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Deutsche Bank’s £410m Acquisition of Numis

Updated: Oct 30, 2023



Acquisition Overview


On 28th April 2023, Deutsche Bank announced that they will acquire Numis in a £410m all-cash deal. Deutsche Bank is a global financial services firm which offers a range of services to corporations, institutional clients, governments and individuals. Numis is a British investment banking and institutional stockbroking firm, providing services to corporate clients, institutional investors, and high-net-worth individuals. Deutsche Bank will integrate Numis by combining and co-branding its UK & Ireland Corporate Finance Team with Numis. The acquisition came as a surprise to many in the financial services sector, especially as it is Deutsche Bank’s largest acquisition since its purchase of Postbank in 2009. It is hoped to accelerate Deutsche Bank’s expansion into the UK market, and to offer Numis clients a broader range of services across international markets. The transaction is expected to close in Q4 2023, subject to approval by Numis shareholders and receipt of regulatory approvals.


Deal Structure


At £410m, or £3.50 per share, the transaction cost represents a 72% premium to Numis’s closing share price the previous day (£2.04). Deutsche Bank will pay for this all-cash deal through £3.39 per share in cash, £0.06 per share in an interim dividend, and £0.05 per share in an additional interim dividend. Following the deal announcement, Deutsche Bank’s share price increased from €9.79 on the 27th of April to €9.94 on the 28th, a 1.5% increase – though, it has since fallen to €9.62 as of 12th May. Meanwhile, Numis shares skyrocketed, from £2.04 on the 27th of April to £3.41 on the 28th – a 67.2% increase. The two firms have not made public their financial advisors for the transaction.


Deutsche Bank Overview


Founded in 1870, Deutsche Bank is a global investment bank and financial services company headquartered in Frankfurt, Germany. It is one of the largest banks in Europe, with large presence in the Americas and Asia too, operating in over 70 countries worldwide. It is dual-listed on the Frankfurt Stock Exchange and the New York Stock Exchange. Since 2011, the Financial Stability Board has classified Deutsche Bank as a bank of global systemic importance. Deutsche Bank offers a wide variety of services to corporations, institutional clients, governments and individuals. It operates in several key areas, including Corporate and Investment Banking, Private and Commercial Banking, Asset Management, Global Transaction Banking, and Wealth Management.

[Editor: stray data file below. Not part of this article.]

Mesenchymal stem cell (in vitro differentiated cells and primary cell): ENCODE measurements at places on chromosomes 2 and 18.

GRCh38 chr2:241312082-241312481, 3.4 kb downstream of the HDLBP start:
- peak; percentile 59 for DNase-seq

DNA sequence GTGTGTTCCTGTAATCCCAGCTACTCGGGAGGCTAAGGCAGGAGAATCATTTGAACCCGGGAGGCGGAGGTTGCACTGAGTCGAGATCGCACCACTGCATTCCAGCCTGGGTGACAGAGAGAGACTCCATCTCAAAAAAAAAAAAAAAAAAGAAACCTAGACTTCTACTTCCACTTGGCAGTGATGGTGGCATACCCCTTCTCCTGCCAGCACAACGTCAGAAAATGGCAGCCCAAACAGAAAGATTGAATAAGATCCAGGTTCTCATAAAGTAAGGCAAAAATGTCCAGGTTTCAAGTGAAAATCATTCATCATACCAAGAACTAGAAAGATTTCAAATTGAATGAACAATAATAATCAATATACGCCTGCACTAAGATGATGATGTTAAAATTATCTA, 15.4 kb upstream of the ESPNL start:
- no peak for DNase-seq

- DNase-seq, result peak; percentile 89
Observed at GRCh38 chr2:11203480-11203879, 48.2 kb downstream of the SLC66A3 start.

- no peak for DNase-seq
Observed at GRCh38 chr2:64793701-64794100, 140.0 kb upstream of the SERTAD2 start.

In March, Deutsche Bank was particularly shaken by turbulence in European banking following the collapse of European rival Credit Suisse, seeing significant volatility in their securities, including a surge in credit default swaps to a more than four-year high. More recently, they are planning a hiring spree to substantially expand their investment bank advisory team, as they expect to make the most of a rebound in M&A dealmaking and market dislocation following the collapse of Credit Suisse.


Founded: 1870


Number of Employees: 84,930


Enterprise Value (EV): N/A


LTM Revenue: €27.2bn


LTM EBITDA: N/A


Market Capitalisation: €19.85bn


Numis Overview


Numis Corporation is an independent British investment banking and institutional stockbroking firm, headquartered in London and listed on the London Stock Exchange. Numis primarily focuses on providing financial services to corporate clients, institutional investors, and high-net-worth individuals.



Its key areas of operation include corporate advisory, (including M&A, equity and debt capital markets, restructuring, and strategic financial consulting), institutional stockbroking, investment and wealth management, and market making. It advises almost a fifth of companies (64) in the FTSE 350 Index. As of 2018, it was also a broker to 11 of the largest 50 firms in London’s Alternative Investment Market.

Last year, the group’s profits fell by more than 70% last year due to the slowdown in IPOs and other capital market activity, especially in the UK, their primary market.


Founded: 1989


Number of Employees: 336


Enterprise Value (EV): £136.3mn


LTM Revenue: £129.3mn


LTM EBITDA: £28.04mn


Market Capitalisation: £367.6m


Industry Insight


Given the challenging economic circumstances of the past few years, from the COVID-19 pandemic to high inflation and interest rates more recently, as well as the looming prospect of recession, the financial services sector has been undergoing a period of significant change. In this environment, three important trends stand out for the sector: a harsh economic climate, the takeover of Credit Suisse by UBS, and industry consolidation more generally.


Harsh economic climate: Supply chain constraints due to the Russia-Ukraine war have meant that inflation is at its highest levels in decades. In the UK, the consumer price index (CPI) rose by 10.4% in February 2023, and 10.1% in March. Similarly high inflation has occurred across much of the world. These high levels of inflation have led to high interest rates, with the current UK base rate at 4.5%. With recession forecast later this year, this economic climate has created a very hostile environment for the financial services sector, with M&A and capital markets activity particularly impacted. The UK especially has suffered from this, suffering from a steep decline in IPO activity and equity raisings.